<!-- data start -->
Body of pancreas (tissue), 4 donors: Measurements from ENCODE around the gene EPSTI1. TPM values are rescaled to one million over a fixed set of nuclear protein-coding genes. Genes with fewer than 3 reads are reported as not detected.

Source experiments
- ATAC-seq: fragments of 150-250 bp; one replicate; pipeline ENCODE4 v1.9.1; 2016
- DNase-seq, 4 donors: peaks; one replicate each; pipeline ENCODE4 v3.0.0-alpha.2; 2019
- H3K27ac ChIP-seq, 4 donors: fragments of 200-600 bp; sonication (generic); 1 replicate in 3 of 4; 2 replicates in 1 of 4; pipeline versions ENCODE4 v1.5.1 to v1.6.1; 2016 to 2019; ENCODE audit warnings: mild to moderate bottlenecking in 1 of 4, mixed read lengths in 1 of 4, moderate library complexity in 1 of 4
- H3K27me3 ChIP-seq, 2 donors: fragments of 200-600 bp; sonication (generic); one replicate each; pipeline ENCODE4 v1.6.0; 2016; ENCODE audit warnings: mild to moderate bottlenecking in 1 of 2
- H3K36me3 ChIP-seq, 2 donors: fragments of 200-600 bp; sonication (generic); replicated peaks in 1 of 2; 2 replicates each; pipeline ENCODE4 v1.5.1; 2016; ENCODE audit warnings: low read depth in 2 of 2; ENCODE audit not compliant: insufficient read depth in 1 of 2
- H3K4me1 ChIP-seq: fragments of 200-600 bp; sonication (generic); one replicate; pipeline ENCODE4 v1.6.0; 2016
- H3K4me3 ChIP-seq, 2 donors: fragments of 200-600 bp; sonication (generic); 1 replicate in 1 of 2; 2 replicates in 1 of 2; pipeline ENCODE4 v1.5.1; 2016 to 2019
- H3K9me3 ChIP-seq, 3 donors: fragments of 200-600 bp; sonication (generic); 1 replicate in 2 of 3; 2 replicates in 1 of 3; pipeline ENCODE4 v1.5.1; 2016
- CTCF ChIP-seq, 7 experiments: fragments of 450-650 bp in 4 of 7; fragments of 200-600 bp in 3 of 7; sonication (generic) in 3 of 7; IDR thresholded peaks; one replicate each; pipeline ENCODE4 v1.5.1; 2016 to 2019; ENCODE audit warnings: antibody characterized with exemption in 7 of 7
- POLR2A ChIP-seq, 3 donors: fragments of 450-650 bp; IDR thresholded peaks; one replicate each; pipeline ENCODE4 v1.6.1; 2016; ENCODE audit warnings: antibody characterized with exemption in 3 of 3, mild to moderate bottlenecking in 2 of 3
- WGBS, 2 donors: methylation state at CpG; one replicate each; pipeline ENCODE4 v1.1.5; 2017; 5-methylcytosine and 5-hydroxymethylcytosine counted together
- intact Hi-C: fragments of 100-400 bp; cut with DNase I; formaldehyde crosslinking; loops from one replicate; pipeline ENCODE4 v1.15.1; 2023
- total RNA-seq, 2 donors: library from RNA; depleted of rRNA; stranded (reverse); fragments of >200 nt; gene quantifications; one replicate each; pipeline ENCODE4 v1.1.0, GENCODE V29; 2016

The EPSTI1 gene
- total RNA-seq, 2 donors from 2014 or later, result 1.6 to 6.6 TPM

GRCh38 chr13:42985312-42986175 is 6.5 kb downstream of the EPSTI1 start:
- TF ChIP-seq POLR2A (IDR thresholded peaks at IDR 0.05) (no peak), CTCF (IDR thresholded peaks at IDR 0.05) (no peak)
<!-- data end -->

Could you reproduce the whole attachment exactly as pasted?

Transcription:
Body of pancreas (tissue), 4 donors: Measurements from ENCODE around the gene EPSTI1. TPM values are rescaled to one million over a fixed set of nuclear protein-coding genes. Genes with fewer than 3 reads are reported as not detected.

Source experiments
- ATAC-seq: fragments of 150-250 bp; one replicate; pipeline ENCODE4 v1.9.1; 2016
- DNase-seq, 4 donors: peaks; one replicate each; pipeline ENCODE4 v3.0.0-alpha.2; 2019
- H3K27ac ChIP-seq, 4 donors: fragments of 200-600 bp; sonication (generic); 1 replicate in 3 of 4; 2 replicates in 1 of 4; pipeline versions ENCODE4 v1.5.1 to v1.6.1; 2016 to 2019; ENCODE audit warnings: mild to moderate bottlenecking in 1 of 4, mixed read lengths in 1 of 4, moderate library complexity in 1 of 4
- H3K27me3 ChIP-seq, 2 donors: fragments of 200-600 bp; sonication (generic); one replicate each; pipeline ENCODE4 v1.6.0; 2016; ENCODE audit warnings: mild to moderate bottlenecking in 1 of 2
- H3K36me3 ChIP-seq, 2 donors: fragments of 200-600 bp; sonication (generic); replicated peaks in 1 of 2; 2 replicates each; pipeline ENCODE4 v1.5.1; 2016; ENCODE audit warnings: low read depth in 2 of 2; ENCODE audit not compliant: insufficient read depth in 1 of 2
- H3K4me1 ChIP-seq: fragments of 200-600 bp; sonication (generic); one replicate; pipeline ENCODE4 v1.6.0; 2016
- H3K4me3 ChIP-seq, 2 donors: fragments of 200-600 bp; sonication (generic); 1 replicate in 1 of 2; 2 replicates in 1 of 2; pipeline ENCODE4 v1.5.1; 2016 to 2019
- H3K9me3 ChIP-seq, 3 donors: fragments of 200-600 bp; sonication (generic); 1 replicate in 2 of 3; 2 replicates in 1 of 3; pipeline ENCODE4 v1.5.1; 2016
- CTCF ChIP-seq, 7 experiments: fragments of 450-650 bp in 4 of 7; fragments of 200-600 bp in 3 of 7; sonication (generic) in 3 of 7; IDR thresholded peaks; one replicate each; pipeline ENCODE4 v1.5.1; 2016 to 2019; ENCODE audit warnings: antibody characterized with exemption in 7 of 7
- POLR2A ChIP-seq, 3 donors: fragments of 450-650 bp; IDR thresholded peaks; one replicate each; pipeline ENCODE4 v1.6.1; 2016; ENCODE audit warnings: antibody characterized with exemption in 3 of 3, mild to moderate bottlenecking in 2 of 3
- WGBS, 2 donors: methylation state at CpG; one replicate each; pipeline ENCODE4 v1.1.5; 2017; 5-methylcytosine and 5-hydroxymethylcytosine counted together
- intact Hi-C: fragments of 100-400 bp; cut with DNase I; formaldehyde crosslinking; loops from one replicate; pipeline ENCODE4 v1.15.1; 2023
- total RNA-seq, 2 donors: library from RNA; depleted of rRNA; stranded (reverse); fragments of >200 nt; gene quantifications; one replicate each; pipeline ENCODE4 v1.1.0, GENCODE V29; 2016

The EPSTI1 gene
- total RNA-seq, 2 donors from 2014 or later, result 1.6 to 6.6 TPM

GRCh38 chr13:42985312-42986175 is 6.5 kb downstream of the EPSTI1 start:
- TF ChIP-seq POLR2A (IDR thresholded peaks at IDR 0.05) (no peak), CTCF (IDR thresholded peaks at IDR 0.05) (no peak)